“One way to manage these uncomfortable emotions is to find a healthy outlet in which to express or experience them,” Lomme explains. “For some, this may mean journaling or meditating. For others, the outlet may be exercise or art. The aim is to quiet the mind and calm the nervous system.”

Make sure to exercise and eat right.

I know what you’re thinking here: You’re stressed. You’re depressed, and the last thing you feel like doing is getting up and moving. It just doesn’t feel right. But physical activity won’t just relieve stress — exercise releases endorphins, which make you feel good all day. The act can also serve as a valuable distraction from your daily worries. So walk, run, take a bike ride, or dance. Seriously. Just move.

Acknowledge your feelings. Don’t swallow or avoid them.

When you lose primary relationships in your life, it doesn’t just hurt like hell, the stress and anxiety of the situation can be overwhelming. “Common feelings of estrangement include sadness, shame, guilt, anger, frustration, disappointment, anxiety, loneliness, or stress,” Aaron Sternlicht, a licensed therapist at Family Addiction Specialist, tells Scary Mommy. However, it is important you acknowledge your feelings. Acknowledgment is the only way to process them and move forward.

“Individuals should talk with someone about their feelings, be it a close friend, a family member, or a therapist,” Sternlicht says, “because bottling up emotions often leads to mental health challenges. Conversely, talking about your feelings can help to release unpleasant emotions and examine unhealthy thoughts surrounding the relationship.”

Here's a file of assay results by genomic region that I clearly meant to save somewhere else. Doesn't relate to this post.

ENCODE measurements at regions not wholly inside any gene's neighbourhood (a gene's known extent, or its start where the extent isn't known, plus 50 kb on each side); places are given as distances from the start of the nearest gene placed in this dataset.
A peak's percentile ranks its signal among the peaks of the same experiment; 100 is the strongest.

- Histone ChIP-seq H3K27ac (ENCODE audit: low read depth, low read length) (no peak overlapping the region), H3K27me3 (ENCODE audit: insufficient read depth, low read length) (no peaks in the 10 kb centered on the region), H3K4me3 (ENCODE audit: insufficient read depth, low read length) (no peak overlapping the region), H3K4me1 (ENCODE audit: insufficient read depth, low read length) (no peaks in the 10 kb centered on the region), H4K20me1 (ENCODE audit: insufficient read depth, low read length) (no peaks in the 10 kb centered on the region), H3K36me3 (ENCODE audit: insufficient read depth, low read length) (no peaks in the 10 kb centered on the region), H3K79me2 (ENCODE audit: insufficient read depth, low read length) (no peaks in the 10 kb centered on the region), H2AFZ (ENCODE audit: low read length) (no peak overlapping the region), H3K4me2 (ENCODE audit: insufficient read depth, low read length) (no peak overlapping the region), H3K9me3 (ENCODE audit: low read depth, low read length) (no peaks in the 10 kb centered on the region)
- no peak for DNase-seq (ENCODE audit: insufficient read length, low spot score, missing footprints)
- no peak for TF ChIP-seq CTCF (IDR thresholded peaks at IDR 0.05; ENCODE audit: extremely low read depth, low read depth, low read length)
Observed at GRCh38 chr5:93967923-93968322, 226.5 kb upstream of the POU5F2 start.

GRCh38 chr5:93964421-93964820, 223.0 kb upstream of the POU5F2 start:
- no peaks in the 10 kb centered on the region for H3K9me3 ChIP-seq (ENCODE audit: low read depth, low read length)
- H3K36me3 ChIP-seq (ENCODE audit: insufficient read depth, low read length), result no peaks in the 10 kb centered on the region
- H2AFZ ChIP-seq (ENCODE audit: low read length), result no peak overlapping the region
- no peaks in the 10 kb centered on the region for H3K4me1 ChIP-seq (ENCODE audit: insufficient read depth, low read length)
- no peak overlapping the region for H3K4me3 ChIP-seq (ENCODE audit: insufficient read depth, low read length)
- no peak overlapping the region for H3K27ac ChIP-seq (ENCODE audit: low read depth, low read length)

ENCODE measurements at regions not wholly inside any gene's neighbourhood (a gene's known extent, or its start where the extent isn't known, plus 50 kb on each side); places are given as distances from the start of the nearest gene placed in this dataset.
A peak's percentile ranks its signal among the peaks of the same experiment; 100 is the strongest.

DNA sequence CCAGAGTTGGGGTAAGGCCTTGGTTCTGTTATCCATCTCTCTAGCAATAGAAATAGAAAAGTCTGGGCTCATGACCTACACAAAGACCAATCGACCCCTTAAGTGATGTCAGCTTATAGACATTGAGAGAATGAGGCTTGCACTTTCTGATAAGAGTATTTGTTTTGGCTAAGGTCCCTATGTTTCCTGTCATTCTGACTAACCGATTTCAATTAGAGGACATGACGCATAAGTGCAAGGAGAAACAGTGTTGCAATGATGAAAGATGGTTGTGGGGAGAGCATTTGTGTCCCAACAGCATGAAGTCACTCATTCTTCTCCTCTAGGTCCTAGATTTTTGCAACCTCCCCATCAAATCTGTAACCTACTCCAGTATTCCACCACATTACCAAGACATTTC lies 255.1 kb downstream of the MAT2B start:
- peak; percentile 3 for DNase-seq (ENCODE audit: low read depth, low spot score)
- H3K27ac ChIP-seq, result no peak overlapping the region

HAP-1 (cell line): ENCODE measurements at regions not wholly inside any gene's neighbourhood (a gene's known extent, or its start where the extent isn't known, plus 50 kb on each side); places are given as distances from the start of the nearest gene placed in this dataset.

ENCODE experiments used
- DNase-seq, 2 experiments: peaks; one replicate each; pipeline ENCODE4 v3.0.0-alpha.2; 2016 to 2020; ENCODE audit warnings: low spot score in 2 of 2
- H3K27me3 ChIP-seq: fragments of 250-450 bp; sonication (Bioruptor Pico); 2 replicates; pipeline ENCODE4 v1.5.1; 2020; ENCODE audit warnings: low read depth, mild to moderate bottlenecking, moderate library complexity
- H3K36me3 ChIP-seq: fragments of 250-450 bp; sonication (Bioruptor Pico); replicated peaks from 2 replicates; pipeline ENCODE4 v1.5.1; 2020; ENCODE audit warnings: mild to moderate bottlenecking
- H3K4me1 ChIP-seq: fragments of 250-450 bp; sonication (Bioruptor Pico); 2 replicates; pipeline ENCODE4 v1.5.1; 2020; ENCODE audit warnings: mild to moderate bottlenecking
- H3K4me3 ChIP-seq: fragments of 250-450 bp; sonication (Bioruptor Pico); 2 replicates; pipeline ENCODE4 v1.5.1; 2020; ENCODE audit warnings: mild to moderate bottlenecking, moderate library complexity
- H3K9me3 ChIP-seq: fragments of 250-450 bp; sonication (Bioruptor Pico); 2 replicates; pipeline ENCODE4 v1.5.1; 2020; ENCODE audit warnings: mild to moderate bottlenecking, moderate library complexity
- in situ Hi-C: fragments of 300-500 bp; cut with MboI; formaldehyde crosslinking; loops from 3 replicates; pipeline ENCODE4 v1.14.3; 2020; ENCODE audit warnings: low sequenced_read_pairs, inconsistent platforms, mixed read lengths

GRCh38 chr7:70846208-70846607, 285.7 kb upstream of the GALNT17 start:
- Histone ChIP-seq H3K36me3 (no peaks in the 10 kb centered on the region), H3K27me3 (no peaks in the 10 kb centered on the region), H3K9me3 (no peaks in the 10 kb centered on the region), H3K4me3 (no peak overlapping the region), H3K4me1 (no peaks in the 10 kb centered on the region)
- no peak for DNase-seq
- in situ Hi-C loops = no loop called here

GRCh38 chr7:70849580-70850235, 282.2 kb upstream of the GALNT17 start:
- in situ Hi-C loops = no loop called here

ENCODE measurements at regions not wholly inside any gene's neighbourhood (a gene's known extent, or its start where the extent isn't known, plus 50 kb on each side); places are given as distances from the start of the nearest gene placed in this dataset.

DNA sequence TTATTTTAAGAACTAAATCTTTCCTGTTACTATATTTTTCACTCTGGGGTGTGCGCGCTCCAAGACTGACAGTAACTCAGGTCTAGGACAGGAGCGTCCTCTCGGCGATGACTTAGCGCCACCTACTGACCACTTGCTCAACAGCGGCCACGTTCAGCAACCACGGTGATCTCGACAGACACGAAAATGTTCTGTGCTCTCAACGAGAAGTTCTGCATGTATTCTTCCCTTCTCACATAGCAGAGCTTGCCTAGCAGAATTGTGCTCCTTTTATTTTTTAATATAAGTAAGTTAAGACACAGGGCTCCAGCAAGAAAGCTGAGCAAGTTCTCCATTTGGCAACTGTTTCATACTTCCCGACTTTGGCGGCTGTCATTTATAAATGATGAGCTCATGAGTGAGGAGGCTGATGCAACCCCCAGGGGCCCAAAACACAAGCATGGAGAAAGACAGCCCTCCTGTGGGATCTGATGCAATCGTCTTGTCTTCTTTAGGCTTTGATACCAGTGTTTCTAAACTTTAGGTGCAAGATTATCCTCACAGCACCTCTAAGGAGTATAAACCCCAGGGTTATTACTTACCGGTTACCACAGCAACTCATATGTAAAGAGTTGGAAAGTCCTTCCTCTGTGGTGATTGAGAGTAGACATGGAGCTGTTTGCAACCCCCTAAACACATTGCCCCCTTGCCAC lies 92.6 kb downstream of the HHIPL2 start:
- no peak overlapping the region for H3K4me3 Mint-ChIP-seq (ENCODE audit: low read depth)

Make a game plan for how you will handle each holiday, whether or not estranged family members will be present.

Hallmark tells you the holidays are supposed to be a joyous time. A happy time. A time of fun, filled with tree shopping, romance, and jaunts in the snow. But life isn’t like the movies. You cannot pick or “fix” your relationship with your family — particularly if said relationship is abusive, toxic, or just plain broken. But instead of focusing on what is lost, try and focus on what you have. 

Figure out what you want from the holidays. Time alone with warm cider and a good book? A low-key Christmas with your chosen family, your partner, loved one and/or your kids? Listen to yourself and follow your heart.

Limit your exposure.

Sometimes we can’t avoid seeing estranged family members, especially during holidays. However, according to Lomme, you can limit your exposure. 

“Establish boundaries for both yourself and others. Identify what you will need to manage any feelings that may come up during your get together, and schedule how and when you will leave. It may also be helpful to take breaks away from the family to check in with your emotions and de-escalate any stress that has come up. What’s more, if there are certain topics or behaviors that you know will cause an upset, you might find it helpful to create an exit plan ahead of time or let the estranged family member know that you are not willing to participate in conversations or interactions about those topics.”

Plan your out and/or an escape.

No matter where you are or what you decide to do, make sure you set time limits and have an exit plan. “Let your host know in advance that you will only be spending a certain amount of time with them,” Sternlicht says. Stick to your plan and know that, “if at any point you feel triggered and feel you need to leave, have an exit plan in place.”

That said, no matter what happens, remember: you are in control — of your wellbeing and your life. Take the time to love yourself and care for yourself. Realize you are not bad, if distance separates you and/or circumstances. And don’t be ashamed or afraid to say no. You are worth it, during the holidays and every day.